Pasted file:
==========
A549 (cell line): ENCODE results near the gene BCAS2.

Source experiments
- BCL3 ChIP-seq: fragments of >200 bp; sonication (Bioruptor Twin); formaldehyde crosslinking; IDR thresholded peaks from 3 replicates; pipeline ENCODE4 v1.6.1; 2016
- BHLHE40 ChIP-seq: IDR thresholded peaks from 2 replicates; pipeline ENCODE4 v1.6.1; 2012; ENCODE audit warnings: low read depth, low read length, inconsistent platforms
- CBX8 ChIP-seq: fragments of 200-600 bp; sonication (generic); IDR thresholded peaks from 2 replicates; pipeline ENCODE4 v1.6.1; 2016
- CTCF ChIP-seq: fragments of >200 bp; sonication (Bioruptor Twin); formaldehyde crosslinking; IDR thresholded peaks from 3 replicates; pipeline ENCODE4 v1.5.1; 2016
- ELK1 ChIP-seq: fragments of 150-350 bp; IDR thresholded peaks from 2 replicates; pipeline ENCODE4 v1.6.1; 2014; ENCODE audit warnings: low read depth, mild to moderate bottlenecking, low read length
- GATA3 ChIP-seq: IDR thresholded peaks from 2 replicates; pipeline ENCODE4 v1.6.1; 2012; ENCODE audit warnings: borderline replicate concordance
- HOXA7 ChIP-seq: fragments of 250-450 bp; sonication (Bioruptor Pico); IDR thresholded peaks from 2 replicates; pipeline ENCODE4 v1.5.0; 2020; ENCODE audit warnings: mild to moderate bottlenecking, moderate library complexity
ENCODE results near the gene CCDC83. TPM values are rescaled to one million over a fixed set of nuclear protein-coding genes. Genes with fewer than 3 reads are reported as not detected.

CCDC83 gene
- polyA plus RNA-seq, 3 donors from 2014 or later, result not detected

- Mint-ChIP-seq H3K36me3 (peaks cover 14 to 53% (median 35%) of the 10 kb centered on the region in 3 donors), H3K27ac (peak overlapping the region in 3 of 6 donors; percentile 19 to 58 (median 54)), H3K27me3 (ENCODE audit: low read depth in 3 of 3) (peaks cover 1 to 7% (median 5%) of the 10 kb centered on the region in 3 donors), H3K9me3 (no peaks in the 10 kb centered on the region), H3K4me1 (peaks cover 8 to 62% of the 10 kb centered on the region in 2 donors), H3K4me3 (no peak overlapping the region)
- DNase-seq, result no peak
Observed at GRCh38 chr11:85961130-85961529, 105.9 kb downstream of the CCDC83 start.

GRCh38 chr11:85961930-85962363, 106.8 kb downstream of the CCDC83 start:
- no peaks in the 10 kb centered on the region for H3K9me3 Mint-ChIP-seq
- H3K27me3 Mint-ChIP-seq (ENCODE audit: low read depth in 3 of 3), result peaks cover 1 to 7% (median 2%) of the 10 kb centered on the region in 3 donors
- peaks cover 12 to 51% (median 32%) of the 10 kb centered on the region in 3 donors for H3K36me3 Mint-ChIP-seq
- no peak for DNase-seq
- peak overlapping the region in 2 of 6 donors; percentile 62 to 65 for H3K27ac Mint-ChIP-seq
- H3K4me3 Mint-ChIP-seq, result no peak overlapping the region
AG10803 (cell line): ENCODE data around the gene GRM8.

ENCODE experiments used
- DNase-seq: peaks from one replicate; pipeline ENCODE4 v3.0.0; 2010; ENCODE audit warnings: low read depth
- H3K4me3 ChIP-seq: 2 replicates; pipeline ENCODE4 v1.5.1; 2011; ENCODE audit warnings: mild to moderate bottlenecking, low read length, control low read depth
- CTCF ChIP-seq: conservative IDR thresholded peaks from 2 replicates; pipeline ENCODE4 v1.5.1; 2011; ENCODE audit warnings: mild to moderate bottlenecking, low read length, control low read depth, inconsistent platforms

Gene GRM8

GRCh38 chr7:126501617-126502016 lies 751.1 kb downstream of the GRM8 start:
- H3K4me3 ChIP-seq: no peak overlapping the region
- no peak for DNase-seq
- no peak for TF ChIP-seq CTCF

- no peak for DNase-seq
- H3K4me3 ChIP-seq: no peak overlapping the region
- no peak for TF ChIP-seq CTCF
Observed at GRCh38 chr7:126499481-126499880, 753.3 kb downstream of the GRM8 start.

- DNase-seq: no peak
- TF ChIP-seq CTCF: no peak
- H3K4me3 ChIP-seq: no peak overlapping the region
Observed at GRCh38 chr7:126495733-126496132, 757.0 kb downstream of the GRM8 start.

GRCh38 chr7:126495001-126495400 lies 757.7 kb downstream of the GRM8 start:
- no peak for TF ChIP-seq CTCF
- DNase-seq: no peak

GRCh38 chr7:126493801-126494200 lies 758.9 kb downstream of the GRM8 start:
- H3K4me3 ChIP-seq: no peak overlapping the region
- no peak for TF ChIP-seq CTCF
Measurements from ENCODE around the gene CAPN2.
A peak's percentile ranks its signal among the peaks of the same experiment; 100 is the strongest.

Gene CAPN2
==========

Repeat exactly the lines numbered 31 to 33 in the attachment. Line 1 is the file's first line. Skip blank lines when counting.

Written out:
- no peak for DNase-seq
- no peak for TF ChIP-seq CTCF

- no peak for DNase-seq